“I’m just wondering if they all live with nothing to live for and whether it has any meaning to live like that. And if I am no different.” a beleaguered daughter muses contemplating her own future while caring for her mother (Moon Sook) who has been bedridden in a coma for the last decade. A perhaps controversial advocation for euthanasia, Min Kyu-dong’s expansion of his entry into the SF8 series The Prayer (간호중, Ganhojung) offers a timely exploration of the nature of empathy, the limits of AI technology, the ageing society, and the destructive effects of inequality as mankind’s children find themselves wracked by the existential pain of human suffering.
Set in the near future in which high schools are bulldozed to build additional care centres, The Prayer revolves around the relationship between the melancholy Jung-in (Lee Yoo-young) worrying if prolonging her mother’s life in this way is really what she’d want, and the robotic care nurse she’s hired to look after her, Ho-joong (also Lee Yoo-young). As we discover, Jung-in has taken advantage of the offer to have herself listed alongside her mother as a target for care leaving Ho-joong with an ironic conflict torn between her duty to look after Jung-in’s mother and witnessing the toll caring for her is taking on Jung-in who frequently expresses depressive thoughts and potentially suicidal ideations.
In order to provide comfort to patients, the androids are designed with the same face as the primary guardian, meaning Jung-in is in someways in dialogue with herself while Ho-joong becomes increasingly confused in her imperfect, in some ways childish, application of human empathy. Fixated on Jung-in with a devotion which turns towards the romantic, she comes to the logical conclusion that in order to save her secondary patient the obvious choice is to sacrifice the first but has seemingly no understanding of the effect that may have on Jung-in who may be worn out and emotionally drained but would obviously feel responsible should anything happen to her mother at the hands of the robot nurse she hired because she has developed unintended feelings towards her.
The extent of Ho-joong’s “feelings” are indeed at the heart of the matter as evidenced by her strange conversations with a well-meaning nun, Sister Sabina (Ye Soo-Jung), who is originally dismissive unwilling to recognise that a manmade creation may also desire access to God. As incongruous as it sounds, Ho-joong’s awakening spirituality positions her as uniquely human and as trapped as one of her patients, tormented by the pain of being alive and finally confined to table on which she claims to be experiencing near torture at the hands of those seeking to understand her “malfunction”. Her German manufacturers locate the fault in her advanced language processing unit, as if the problem were that she understands too well when perhaps it’s more that her empathy is based in a different metric and prone to misunderstand the irrationality of human impulses towards guilt and love.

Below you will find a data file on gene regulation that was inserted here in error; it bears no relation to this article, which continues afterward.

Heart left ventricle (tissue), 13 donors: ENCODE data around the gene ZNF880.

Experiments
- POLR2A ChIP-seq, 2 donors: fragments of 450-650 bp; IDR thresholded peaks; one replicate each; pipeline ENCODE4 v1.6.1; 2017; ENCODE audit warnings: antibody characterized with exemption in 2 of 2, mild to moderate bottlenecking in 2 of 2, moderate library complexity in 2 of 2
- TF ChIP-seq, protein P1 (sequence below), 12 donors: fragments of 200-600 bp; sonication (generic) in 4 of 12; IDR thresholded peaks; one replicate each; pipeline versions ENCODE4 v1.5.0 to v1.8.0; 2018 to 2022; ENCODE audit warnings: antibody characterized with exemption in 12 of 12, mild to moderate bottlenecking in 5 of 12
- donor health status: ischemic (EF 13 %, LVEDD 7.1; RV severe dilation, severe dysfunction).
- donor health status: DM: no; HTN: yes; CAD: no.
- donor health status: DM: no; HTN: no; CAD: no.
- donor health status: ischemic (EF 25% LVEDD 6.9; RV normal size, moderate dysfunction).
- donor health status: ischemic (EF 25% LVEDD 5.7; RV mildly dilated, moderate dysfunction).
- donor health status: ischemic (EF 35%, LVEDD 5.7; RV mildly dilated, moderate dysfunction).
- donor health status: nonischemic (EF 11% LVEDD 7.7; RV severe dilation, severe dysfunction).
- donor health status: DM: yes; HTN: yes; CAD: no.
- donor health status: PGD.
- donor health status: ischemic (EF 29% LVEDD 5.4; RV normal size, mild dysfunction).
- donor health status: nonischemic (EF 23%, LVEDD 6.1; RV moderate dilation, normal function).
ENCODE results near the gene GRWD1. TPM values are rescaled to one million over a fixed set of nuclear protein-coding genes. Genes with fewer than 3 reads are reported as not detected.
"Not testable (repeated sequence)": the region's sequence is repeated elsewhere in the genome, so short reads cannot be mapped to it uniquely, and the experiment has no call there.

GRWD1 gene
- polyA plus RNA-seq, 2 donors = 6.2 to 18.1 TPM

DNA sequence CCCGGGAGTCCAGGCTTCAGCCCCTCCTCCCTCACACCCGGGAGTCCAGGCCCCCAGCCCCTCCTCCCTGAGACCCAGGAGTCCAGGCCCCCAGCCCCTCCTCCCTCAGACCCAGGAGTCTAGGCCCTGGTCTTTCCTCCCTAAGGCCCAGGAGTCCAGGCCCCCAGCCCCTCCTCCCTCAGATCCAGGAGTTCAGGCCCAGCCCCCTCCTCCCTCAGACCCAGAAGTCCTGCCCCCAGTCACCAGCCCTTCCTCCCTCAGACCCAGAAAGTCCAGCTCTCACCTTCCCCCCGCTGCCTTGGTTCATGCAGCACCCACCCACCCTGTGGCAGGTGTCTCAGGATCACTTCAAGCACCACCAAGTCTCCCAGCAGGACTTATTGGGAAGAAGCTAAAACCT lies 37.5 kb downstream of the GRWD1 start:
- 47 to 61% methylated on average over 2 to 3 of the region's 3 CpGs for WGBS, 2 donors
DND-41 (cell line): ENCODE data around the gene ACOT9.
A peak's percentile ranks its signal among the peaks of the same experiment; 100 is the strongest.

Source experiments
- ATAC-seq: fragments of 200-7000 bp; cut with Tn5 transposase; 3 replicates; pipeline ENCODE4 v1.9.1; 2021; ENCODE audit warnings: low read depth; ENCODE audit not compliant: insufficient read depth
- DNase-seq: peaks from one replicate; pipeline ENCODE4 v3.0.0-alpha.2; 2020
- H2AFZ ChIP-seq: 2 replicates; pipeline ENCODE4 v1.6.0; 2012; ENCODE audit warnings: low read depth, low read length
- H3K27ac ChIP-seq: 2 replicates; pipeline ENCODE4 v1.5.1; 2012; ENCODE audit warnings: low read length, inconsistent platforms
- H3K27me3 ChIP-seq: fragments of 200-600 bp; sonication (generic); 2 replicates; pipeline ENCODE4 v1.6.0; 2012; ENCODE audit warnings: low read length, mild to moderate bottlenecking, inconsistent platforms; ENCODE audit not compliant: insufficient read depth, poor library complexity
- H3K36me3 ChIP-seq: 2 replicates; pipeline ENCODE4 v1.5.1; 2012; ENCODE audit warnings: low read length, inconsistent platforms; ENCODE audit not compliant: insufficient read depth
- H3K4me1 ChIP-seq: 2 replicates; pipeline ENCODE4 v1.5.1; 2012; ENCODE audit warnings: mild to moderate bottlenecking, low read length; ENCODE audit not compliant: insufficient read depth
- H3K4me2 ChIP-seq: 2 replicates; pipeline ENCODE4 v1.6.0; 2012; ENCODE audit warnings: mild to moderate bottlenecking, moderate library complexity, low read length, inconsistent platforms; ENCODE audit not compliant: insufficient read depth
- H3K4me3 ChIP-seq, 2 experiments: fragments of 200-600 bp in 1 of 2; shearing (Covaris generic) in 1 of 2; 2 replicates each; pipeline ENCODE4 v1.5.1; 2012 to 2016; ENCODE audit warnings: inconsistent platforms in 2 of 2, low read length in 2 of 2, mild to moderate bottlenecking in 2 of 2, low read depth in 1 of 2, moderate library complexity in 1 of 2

That’s also the problem with the unit next door owned by Mrs. Choi (Yum Hye-ran) whose husband (Yoon Kyung-ho) seems to be suffering from advanced dementia which often causes him to become violent or unpredictable. Unlike Jung-in, however, Mrs. Choi could only afford a basic model which offers little in the way of empathy nor will it care for her. Consequently, she appears to be overburdened with her husband’s care, doing laundry and tidying up after his frustrations cause him to trash his hospital room. The machine offers her only censure while the duty of care ironically prevents her from attending to her own health. Seeking help she turns to the manufacturer who bluntly tells her she doesn’t understand how to operate the machine and advises she ask her kids to teach her, only it appears that Mrs. Choi may have had a child in the past from whom she has become estranged and is otherwise all alone. Older than Jung-in, she despairs for the quality of her life and has no one to protect or care for her, pushing her towards a dark decision.
Both women wonder if life is worth living if it means living like this, but have very different options open to them given their economic disparity. Having learned to feel pain, Ho-joong begs to be freed of it, positions now reversed as Sister Sabina becomes her caregiver. She accuses the nun of hypocrisy, that she allows her suffer by refusing to end her pain in order to preserve her own conscience in insisting to do so would be a “sin”. “What do I go through this pain for!” Ho-joong cries as if throwing herself into a fiery pit of existential torment while a cold authority insists she must continue to suffer. Min makes a powerful if perhaps controversial argument for the right to end one’s own suffering at a time of one’s own choosing if also leaning uncomfortably into the burdens of care as Mrs Choi and Jung-in too struggle with themselves while trying to do what’s best for those they love, but ultimately discovers a kind of serenity as his robot nurse encounters the spiritual and with it a release form the pain of living.